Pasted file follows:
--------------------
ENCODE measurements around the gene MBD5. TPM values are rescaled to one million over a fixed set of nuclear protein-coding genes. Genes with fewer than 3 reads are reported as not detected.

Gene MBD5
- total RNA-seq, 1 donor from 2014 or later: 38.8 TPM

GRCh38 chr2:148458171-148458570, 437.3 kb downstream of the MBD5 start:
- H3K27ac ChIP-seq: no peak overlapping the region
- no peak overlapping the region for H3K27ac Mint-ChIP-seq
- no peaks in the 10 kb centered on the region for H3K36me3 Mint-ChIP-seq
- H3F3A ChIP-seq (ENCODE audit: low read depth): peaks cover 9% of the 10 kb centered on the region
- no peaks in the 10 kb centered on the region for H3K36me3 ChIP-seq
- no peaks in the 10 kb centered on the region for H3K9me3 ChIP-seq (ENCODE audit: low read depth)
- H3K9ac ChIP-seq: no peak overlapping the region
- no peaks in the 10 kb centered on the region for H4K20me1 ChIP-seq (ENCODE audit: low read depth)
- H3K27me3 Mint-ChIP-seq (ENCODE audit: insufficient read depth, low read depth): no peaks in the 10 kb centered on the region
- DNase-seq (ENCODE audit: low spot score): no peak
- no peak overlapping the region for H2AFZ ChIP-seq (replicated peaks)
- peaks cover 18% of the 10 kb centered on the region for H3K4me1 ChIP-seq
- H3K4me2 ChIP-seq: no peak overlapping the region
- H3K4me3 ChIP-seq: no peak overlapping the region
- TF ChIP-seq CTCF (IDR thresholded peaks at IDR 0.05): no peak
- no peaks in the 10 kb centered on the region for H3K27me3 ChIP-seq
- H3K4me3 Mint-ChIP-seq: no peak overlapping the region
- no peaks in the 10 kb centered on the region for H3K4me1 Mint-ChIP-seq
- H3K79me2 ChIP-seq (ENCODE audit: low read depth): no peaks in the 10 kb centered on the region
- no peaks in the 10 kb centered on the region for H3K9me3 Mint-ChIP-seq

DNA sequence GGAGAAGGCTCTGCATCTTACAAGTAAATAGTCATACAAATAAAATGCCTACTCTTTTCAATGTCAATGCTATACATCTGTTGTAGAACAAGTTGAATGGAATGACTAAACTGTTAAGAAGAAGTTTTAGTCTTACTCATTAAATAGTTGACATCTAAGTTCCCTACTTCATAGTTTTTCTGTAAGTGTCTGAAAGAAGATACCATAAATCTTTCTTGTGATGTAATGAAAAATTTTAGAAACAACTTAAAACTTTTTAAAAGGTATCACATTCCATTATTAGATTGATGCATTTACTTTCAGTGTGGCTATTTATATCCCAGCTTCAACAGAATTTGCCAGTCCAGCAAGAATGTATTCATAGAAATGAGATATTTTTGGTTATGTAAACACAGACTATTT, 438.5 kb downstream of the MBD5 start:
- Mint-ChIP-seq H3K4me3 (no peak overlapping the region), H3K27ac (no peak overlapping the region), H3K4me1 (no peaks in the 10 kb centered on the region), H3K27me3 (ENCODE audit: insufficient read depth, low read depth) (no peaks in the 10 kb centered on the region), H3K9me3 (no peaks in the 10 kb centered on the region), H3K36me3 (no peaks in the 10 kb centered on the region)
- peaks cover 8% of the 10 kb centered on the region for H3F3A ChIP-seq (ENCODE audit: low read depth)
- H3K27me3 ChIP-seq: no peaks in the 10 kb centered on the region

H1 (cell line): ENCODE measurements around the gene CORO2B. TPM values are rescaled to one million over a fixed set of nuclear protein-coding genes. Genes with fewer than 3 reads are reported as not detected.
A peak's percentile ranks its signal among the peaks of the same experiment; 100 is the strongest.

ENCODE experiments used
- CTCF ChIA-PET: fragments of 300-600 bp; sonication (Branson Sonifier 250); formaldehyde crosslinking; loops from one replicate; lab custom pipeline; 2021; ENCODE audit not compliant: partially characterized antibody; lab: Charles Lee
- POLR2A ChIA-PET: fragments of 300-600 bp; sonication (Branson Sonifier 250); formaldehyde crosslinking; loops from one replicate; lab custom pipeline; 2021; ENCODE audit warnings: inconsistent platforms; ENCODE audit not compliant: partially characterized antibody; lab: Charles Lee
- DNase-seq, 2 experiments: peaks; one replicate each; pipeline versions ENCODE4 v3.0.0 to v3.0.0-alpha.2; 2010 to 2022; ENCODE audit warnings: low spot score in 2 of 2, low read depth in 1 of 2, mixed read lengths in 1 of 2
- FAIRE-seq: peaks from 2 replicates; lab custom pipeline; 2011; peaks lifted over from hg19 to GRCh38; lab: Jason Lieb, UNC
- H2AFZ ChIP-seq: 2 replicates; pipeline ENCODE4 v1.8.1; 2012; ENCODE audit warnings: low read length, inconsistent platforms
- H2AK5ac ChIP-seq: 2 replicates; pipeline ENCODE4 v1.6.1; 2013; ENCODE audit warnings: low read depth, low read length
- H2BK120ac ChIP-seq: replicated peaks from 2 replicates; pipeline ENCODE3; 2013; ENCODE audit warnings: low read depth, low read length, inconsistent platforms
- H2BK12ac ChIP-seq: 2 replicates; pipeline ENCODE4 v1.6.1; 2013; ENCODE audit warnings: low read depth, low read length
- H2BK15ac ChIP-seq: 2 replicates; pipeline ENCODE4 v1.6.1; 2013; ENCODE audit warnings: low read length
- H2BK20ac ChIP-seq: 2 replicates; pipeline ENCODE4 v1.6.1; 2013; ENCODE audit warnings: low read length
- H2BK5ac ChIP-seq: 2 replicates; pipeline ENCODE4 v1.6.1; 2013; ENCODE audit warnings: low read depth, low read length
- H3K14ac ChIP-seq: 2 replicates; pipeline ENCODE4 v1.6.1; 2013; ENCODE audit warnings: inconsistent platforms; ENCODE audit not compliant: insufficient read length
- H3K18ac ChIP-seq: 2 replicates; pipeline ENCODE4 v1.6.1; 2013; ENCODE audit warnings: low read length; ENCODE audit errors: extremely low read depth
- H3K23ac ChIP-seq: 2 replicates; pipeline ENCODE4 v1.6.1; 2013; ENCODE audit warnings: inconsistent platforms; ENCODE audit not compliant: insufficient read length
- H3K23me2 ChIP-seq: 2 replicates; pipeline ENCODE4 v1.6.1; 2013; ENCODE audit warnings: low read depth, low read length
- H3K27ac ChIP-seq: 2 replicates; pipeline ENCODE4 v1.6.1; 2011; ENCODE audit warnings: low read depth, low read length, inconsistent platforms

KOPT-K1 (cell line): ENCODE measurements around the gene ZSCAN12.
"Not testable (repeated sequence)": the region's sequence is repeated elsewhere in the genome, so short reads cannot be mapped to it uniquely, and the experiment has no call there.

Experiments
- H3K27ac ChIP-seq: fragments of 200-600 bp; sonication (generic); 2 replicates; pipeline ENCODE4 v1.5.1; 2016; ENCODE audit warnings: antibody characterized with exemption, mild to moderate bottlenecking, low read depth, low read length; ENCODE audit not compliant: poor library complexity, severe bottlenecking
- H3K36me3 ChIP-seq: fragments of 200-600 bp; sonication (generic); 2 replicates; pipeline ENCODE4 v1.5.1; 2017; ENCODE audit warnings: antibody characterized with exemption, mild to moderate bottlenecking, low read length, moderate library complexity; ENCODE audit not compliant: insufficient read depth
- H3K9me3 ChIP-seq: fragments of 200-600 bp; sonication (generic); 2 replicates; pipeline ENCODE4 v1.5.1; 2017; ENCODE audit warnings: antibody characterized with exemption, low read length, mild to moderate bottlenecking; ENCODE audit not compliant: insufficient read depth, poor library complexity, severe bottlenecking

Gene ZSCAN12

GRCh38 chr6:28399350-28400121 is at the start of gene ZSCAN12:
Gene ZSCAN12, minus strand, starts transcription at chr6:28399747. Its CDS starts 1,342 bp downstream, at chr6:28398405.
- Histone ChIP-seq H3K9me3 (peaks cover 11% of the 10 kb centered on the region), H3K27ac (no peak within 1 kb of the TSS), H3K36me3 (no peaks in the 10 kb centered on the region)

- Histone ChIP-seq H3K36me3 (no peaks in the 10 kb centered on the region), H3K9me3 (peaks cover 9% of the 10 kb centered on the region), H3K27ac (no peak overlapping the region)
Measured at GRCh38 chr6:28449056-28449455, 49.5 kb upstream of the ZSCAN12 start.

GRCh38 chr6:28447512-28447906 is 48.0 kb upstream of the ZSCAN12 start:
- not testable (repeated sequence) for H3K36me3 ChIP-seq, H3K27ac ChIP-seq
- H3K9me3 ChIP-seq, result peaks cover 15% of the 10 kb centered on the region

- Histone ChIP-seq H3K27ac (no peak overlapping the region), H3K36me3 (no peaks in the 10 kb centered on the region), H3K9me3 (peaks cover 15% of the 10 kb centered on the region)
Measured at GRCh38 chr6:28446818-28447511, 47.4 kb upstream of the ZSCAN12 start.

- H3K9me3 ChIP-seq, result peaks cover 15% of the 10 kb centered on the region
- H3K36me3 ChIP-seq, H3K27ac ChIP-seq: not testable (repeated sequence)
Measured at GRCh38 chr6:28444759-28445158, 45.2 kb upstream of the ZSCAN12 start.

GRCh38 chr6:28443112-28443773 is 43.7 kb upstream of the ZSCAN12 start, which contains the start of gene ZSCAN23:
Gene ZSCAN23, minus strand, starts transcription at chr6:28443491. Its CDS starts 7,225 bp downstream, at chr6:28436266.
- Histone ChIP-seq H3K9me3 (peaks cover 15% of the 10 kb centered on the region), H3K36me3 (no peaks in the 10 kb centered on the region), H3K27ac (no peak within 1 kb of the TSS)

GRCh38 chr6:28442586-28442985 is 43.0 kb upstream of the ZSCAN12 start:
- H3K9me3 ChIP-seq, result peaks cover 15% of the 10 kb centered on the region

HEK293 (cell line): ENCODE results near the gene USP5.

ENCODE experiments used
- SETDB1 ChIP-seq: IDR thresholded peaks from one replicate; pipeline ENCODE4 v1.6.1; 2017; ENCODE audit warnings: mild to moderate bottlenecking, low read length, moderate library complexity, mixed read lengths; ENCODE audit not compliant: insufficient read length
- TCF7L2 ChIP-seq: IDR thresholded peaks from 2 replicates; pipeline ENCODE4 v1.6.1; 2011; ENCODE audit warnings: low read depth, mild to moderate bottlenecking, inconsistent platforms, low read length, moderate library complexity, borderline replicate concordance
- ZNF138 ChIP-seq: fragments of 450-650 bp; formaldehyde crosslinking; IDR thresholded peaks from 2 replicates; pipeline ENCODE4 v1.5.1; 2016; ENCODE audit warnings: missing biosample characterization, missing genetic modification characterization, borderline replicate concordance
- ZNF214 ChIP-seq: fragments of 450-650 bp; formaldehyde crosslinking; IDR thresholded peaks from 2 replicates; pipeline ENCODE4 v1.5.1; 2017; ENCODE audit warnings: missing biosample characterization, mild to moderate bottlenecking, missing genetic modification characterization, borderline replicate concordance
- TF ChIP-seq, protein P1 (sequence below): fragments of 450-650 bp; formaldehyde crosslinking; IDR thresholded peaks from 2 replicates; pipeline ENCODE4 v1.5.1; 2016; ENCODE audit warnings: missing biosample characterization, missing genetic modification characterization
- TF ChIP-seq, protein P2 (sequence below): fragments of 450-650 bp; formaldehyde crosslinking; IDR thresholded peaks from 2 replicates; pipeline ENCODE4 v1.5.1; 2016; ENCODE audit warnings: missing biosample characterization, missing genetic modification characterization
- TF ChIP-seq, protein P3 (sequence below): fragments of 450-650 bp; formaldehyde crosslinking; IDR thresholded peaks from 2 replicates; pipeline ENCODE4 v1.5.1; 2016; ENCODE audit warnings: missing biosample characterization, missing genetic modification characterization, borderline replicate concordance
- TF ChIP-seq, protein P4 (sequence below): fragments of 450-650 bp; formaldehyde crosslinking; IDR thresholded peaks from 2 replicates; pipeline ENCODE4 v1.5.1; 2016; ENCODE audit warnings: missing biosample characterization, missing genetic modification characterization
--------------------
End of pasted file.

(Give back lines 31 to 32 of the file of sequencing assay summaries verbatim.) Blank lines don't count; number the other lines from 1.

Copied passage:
ENCODE experiments used
- CTCF ChIA-PET: fragments of 300-600 bp; sonication (Branson Sonifier 250); formaldehyde crosslinking; loops from one replicate; lab custom pipeline; 2021; ENCODE audit not compliant: partially characterized antibody; lab: Charles Lee